To our knowledge, this is the first report demonstrating Shp-1 recruitment to CTLA-4. This fits with previous observations that CTLA-4 functions from the lipid rafts [32–34] and targeting Shp-1 to the rafts blocks T-cell activation . In this context, Shp-1 could induce unresponsiveness by inactivating key signaling molecules such as Lck, ZAP-70, and PLCγ. Indeed, CTLA-4 has previously been shown to inhibit phosphorylation of ZAP-70 at Y319  and in the absence of CTLA-4 we observe enhanced phosphorylation of both ZAP70 and PLCγ (Figure 5C and Additional file 8: Figure S8). Similarly, the phosphorylation of ZAP-70 and PLCγ was abruptly truncated following activation of PAG-suppressed cells (Figure 3C). Previously, Shp-1 was shown to bind to phosphorylated peptides corresponding to the cytoplasmic tail of CTLA-4 [42, 43], however an involvement of Shp-1 was ruled out, as CTLA-4 was shown to be inhibitory in moth-eaten mice [44, 45]. Given that CTLA-4 binds Shp-2 in mice , one could attribute this differential recruitment to either redundancy or species-specific differences, as shown for LAIR-1 (leukocyte-associated Ig-like receptor-1) [47, 48].
Despite the hyper-phosphorylation of CTLA-4, we observed no detectable increase in the levels of surface CTLA-4 expression (Figure 4A). This was somewhat surprising, as CTLA-4 expression should be regulated by phosphorylation of the YVKM motif within the cytoplasmic tail, which prevents binding of AP-2 and thereby blocks endocytosis of the receptor [reviewed in [29–31]. However, Hu et al. (2001) have previously shown that constitutively active Lck, or Fyn, phosphorylate CTLA-4 within the Golgi . This supports our hypothesis that pCTLA-4 may not need to be at the surface to function and suggests that additional mechanisms besides phosphorylation may regulate surface expression. An alternative interpretation may be that the enhanced phosphorylation of CTLA4 we observe also increases the rate of internalization, such that there is no observable change in surface expression.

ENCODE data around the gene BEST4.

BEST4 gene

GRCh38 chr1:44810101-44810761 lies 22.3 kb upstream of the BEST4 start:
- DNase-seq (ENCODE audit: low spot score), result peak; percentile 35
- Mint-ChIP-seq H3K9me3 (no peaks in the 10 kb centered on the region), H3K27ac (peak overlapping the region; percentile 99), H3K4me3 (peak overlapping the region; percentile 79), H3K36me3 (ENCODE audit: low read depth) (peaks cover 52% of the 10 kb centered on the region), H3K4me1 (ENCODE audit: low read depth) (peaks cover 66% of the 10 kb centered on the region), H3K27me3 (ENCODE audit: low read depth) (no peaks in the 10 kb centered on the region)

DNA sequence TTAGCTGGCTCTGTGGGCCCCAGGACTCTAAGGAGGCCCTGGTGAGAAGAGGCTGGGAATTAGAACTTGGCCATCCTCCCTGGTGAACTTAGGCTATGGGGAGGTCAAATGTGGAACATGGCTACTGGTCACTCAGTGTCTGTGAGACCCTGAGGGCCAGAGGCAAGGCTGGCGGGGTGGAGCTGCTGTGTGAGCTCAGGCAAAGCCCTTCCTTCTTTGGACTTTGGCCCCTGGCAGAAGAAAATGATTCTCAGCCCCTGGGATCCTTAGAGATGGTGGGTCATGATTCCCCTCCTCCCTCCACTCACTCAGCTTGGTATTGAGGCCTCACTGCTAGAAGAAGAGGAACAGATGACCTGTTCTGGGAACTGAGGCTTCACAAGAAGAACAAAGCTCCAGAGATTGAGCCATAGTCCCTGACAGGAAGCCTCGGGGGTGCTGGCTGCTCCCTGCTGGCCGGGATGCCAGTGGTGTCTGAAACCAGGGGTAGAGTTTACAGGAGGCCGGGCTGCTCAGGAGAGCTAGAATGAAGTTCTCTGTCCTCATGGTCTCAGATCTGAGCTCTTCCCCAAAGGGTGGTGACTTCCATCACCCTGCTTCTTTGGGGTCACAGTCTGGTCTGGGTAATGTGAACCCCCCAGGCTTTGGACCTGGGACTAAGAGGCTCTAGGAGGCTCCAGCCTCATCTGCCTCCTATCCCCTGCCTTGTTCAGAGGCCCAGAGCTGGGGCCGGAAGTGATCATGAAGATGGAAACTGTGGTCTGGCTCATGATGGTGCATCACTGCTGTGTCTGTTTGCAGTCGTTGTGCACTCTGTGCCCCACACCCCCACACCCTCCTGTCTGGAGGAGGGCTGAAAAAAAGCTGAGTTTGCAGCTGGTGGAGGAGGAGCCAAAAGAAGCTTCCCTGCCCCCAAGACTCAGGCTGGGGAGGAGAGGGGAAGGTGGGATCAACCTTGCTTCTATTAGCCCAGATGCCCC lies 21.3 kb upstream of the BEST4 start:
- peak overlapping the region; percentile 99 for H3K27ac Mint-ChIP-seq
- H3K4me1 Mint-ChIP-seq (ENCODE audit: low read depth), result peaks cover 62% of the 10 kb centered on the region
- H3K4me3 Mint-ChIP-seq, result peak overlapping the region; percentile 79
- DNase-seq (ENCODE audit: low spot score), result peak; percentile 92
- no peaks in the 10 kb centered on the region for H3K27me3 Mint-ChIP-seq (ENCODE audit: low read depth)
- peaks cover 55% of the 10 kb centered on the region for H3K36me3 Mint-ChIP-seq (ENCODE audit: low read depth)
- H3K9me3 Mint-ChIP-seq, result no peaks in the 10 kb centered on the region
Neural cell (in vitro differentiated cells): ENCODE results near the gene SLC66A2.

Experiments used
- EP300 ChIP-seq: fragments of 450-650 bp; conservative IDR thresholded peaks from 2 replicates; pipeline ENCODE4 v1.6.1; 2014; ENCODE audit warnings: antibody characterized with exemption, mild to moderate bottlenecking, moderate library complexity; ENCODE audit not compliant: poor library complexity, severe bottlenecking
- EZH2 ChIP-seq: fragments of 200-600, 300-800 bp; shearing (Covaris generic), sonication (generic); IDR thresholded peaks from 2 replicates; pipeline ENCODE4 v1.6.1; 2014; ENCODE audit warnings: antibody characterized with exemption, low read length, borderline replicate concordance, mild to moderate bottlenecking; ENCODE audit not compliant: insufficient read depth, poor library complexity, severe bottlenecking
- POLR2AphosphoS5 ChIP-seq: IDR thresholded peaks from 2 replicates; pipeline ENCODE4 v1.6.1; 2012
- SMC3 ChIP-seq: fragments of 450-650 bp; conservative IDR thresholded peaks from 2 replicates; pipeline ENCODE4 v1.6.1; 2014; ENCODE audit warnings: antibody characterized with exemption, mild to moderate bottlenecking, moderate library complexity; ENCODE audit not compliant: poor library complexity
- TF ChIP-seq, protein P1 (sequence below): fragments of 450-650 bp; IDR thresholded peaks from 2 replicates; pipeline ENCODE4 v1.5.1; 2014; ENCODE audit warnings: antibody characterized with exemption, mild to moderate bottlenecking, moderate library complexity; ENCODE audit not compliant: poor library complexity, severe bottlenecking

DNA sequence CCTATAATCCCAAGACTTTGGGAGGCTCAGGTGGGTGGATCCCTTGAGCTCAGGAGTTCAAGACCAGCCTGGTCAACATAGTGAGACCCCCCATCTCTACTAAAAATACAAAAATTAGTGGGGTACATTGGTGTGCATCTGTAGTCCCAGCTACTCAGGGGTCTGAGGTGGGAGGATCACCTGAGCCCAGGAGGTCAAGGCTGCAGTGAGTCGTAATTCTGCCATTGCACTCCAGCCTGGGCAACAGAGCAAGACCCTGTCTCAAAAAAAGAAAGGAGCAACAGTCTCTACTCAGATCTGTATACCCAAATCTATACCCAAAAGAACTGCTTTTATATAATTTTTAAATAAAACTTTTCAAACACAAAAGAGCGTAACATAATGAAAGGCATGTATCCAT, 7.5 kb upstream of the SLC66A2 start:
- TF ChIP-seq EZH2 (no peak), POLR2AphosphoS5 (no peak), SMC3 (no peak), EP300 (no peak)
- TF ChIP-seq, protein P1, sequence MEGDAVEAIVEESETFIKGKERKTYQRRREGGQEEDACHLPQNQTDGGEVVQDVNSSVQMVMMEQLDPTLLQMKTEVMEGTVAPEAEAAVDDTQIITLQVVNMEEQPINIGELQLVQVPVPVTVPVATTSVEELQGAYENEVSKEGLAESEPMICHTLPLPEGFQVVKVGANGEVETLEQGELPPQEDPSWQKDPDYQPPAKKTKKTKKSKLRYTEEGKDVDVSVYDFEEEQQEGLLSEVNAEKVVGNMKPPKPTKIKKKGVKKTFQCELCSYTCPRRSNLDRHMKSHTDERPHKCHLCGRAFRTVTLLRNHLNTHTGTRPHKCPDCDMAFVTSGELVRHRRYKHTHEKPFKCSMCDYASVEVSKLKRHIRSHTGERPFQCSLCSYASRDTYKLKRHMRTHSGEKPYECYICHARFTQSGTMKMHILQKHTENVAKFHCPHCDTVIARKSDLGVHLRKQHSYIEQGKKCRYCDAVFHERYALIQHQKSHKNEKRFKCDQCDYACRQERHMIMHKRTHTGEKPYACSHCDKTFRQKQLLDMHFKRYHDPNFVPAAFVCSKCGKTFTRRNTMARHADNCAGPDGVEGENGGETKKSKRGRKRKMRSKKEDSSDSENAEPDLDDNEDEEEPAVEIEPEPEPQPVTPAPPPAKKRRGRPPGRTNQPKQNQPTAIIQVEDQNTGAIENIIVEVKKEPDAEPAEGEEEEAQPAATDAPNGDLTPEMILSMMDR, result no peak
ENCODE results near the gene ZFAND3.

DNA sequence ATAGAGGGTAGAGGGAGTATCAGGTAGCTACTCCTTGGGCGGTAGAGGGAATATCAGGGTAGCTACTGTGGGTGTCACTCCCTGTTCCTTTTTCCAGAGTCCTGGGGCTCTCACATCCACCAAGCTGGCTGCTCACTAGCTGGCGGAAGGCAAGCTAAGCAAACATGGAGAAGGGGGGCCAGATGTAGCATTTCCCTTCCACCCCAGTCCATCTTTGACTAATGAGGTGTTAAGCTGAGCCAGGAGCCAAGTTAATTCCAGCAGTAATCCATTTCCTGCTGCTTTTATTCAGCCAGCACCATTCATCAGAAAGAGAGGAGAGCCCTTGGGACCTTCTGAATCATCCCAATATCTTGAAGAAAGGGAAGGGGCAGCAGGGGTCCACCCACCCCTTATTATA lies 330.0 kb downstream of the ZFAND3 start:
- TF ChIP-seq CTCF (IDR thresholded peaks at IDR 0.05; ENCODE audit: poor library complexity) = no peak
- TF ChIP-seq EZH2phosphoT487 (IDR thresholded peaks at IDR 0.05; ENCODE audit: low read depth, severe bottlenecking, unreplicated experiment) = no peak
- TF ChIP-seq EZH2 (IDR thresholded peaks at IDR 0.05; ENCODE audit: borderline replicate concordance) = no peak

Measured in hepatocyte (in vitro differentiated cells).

While co-stimulation of CTLA-4 is known to inhibit T-cell activation, it is interesting to consider that the inhibitory effect of CTLA-4 observed here is independent of ligand, as the cells were stimulated with plate-bound antibody and not antigen presenting cells. This is in agreement with previous reports demonstrating ligand-independent inhibitory functions for CTLA-4. First, mice express a ligand-independent isoform of CTLA-4 that generates inhibitory signals [49, 50]. Additionally, the expression of a ligand-nonbinding CTLA-4 was sufficient to inhibit T-cell proliferation and block cytokine production on an otherwise CTLA-4-deficient background . Also, recent reports have shown that the cytoplasmic domain of CTLA-4 (ctCTLA-4) alone is sufficient to inhibit T-cell activation and prevent autoimmunity [52–54]. Taken together, these studies suggest that competing with CD28 for ligand is only one of several inhibitory mechanisms utilized by CTLA-4 and support the hypothesis that there is an intrinsic inhibitory nature to CTLA-4. Since the majority of CTLA-4 is intracellular, with only a minor fraction of molecules (~10%) appearing on the cell surface , we consider it likely that these molecules also have a function. The inhibitory nature of CTLA-4 is further supported by the hyper-proliferative capacity of CTLA-4-suppressed T cells to plate-bound antibody (Figure 5), which agrees with previous reports showing that blocking CTLA-4 enhances proliferation [56, 57]. This mechanism is supported by studies demonstrating the presence of intracellular CTLA-4 in resting primary human T cells [41, 58]. Taken together, the data suggest that the mere presence of CTLA-4 is inhibitory to T cells, as was recently shown for PD-1 . A similar inhibitory role has been proposed for Shp-1 [44, 60], and a possible contribution of CTLA-4 to setting the activation threshold within T cells has been suggested for primed TCR-transgenic cells . This intrinsic inhibitory mechanism may also contribute to the unresponsive nature of regulatory T cells, which constitutively express CTLA-4 [60, 62].